I recently finished Every Loves Story is A Ghost Story, a biography of David Foster Wallace. It was one of the best biographies I’ve read in quite a while, which is perhaps a bit surprising when you think about it, because a writer’s life doesn’t really tend to be the stuff of compelling story telling. Wallace himself joked about this. The writer’s life is not necessarily the stuff that makes for a tense, action-packed thriller.
Even so, I was hooked. Maybe it’s just that I’m a writer and reading about the neurotic life of another writer is appealing, therapeutic even, but I think D. T. Max in truth just knocked it out of the park. It was easy to empathize with Wallace, in his struggle to write something in a form that both resonated with and challenged his contemporaries, all the while dealing with very intense periods of depression and self-doubt.
For me, the thing that stands out about Wallace’s life and writing are his contradictions. He seemed to struggle most greatly with the contradictions that he saw in his own life and the contradictions that he saw in contemporary culture. Wallace’s sensibilities were deeply moral, verging on the spiritual, yet his personal life often was at odds with these lofty ideals and intuitions, as he himself was well aware. Yet, it was from his own struggle and his own honesty about his failures that he wrote about himself and the culture in a way that captured these same internal concerns, from an audiance of self-aware, self-conscious Americans grappling with their own difficulties with addictions and disconnect.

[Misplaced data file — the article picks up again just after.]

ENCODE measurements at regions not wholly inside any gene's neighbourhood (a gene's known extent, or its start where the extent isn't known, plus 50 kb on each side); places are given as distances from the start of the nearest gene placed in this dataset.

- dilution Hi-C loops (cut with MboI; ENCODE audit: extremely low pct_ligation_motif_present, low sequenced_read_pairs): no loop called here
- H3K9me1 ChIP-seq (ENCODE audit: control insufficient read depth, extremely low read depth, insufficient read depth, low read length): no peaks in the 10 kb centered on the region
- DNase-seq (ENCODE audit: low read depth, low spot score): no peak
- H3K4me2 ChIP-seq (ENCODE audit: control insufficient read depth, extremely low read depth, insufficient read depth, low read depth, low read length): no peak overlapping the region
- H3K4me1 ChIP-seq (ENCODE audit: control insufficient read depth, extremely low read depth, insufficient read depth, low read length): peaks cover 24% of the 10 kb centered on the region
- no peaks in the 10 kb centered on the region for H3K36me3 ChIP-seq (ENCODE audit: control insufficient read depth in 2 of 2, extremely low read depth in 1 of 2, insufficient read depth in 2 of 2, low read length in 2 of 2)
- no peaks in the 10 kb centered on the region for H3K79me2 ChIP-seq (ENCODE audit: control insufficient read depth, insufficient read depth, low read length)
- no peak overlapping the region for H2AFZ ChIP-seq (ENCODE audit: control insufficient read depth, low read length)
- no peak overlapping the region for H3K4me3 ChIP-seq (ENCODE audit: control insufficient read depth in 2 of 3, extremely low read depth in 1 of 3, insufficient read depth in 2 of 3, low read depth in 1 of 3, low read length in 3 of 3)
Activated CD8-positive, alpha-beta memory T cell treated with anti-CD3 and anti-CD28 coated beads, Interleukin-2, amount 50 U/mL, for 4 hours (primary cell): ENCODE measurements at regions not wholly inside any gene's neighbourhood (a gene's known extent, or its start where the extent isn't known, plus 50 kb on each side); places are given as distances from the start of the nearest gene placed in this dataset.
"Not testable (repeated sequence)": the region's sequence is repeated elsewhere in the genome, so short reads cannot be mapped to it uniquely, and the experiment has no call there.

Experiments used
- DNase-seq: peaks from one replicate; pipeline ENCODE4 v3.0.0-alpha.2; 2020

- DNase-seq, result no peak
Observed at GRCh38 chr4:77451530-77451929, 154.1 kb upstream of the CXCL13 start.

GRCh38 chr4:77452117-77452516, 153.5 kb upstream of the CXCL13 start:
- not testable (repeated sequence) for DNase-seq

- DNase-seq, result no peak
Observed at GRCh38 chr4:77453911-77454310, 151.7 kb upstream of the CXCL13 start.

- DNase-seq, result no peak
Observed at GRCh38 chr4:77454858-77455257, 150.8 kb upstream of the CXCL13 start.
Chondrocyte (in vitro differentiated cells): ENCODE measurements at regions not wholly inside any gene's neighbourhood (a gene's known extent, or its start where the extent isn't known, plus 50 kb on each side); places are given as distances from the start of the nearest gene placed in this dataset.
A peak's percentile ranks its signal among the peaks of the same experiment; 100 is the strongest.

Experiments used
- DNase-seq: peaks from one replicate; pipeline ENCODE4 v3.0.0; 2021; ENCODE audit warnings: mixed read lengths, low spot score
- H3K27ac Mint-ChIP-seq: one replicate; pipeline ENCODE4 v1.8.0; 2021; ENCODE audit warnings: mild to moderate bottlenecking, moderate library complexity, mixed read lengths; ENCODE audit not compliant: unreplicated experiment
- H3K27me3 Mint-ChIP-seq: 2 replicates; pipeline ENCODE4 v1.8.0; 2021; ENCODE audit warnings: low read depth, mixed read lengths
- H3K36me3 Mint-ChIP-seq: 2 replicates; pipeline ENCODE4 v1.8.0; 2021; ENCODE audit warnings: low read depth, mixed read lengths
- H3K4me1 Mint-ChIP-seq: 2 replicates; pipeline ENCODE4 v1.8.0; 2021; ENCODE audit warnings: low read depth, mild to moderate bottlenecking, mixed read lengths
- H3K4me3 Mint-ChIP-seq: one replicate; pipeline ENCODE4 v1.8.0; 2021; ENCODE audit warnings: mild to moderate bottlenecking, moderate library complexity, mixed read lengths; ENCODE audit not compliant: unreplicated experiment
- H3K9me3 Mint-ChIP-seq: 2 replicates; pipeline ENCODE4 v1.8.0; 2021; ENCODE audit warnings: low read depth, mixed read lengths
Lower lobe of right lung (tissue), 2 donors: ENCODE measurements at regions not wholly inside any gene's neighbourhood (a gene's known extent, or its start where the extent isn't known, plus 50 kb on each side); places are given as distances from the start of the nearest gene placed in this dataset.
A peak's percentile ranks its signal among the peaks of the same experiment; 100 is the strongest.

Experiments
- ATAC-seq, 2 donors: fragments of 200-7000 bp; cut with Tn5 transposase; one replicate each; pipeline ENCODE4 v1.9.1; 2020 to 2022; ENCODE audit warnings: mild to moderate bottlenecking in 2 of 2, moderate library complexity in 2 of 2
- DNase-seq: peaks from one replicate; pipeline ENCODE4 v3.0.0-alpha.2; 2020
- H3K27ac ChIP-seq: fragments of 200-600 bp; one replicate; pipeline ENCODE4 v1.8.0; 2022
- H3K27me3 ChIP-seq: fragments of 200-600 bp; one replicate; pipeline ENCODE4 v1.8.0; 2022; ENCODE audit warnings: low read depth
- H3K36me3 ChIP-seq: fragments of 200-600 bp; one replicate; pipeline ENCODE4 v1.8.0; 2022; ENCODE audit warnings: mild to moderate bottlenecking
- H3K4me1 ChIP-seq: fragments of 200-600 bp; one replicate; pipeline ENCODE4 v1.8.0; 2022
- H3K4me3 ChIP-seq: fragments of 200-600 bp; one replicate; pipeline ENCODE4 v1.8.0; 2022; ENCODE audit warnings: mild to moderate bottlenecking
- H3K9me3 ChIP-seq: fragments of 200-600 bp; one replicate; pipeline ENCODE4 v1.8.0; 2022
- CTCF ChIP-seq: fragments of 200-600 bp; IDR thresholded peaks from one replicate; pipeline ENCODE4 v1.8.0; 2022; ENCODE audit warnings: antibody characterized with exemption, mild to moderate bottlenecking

As an example, takes Wallace’s crusade against irony. Irony, Wallace notes, is the tool of the powerless, but irony as a way of life is dangerous, and carried over time, it is the voice of the trapped who have come to enjoy the cage…is critical and destructive, a ground clearing, irony is singularly unuseful in constructing anything to replace the hypocrisies that which it debunks. In other words, irony is defeatist, and for Wallace, sincerity suddenly became a virtue.
Yet Wallace himself could never, truly, make a break from irony, as much as he labored to find a form of fiction that allowed him to do so. A. O. Scott notes that Wallace is more “meta-ironic” than anti-ironic:
Wallace, then, is less anti-ironic than (forgive me) meta-ironic. That is, his gambit is to turn irony back on itself, to make his fiction relentlessly conscious of its own self-consciousness, and thus to produce work that will be at once unassailably sophisticated and doggedly down to earth. Janus-faced, he demands to be taken at face value. “Single-entendre principles” is a cleverly tossed off phrase, but Wallace is temperamentally committed to multiplicity—to a quality he has called, with reference to the filmmaker David Lynch, “bothness.” He wants to be at once earnest and ironical, sensitive and cerebral, lisible and scriptible, R&D and R&R, straight man and clown, grifter and mark. (The Panic of Influence)
This isn’t a strike against Wallace. As James Wood in Newsday put it (commenting on Wallace’s nonfiction writing), His contradictions are his strength. I would agree.
Whatever neuroses he had, they seemed to reflect us. As Max puts it, summarizing Wallace’s perspective, “Our passions are no longer our own. In the age of media we are nothing more than minds waiting to be filled, emotions primed to be manipulated. We do not chose carefully enough what to love, as Wallace notes in Infinite Jest. His generation was suspended between exhaustion and input too intense to bear.”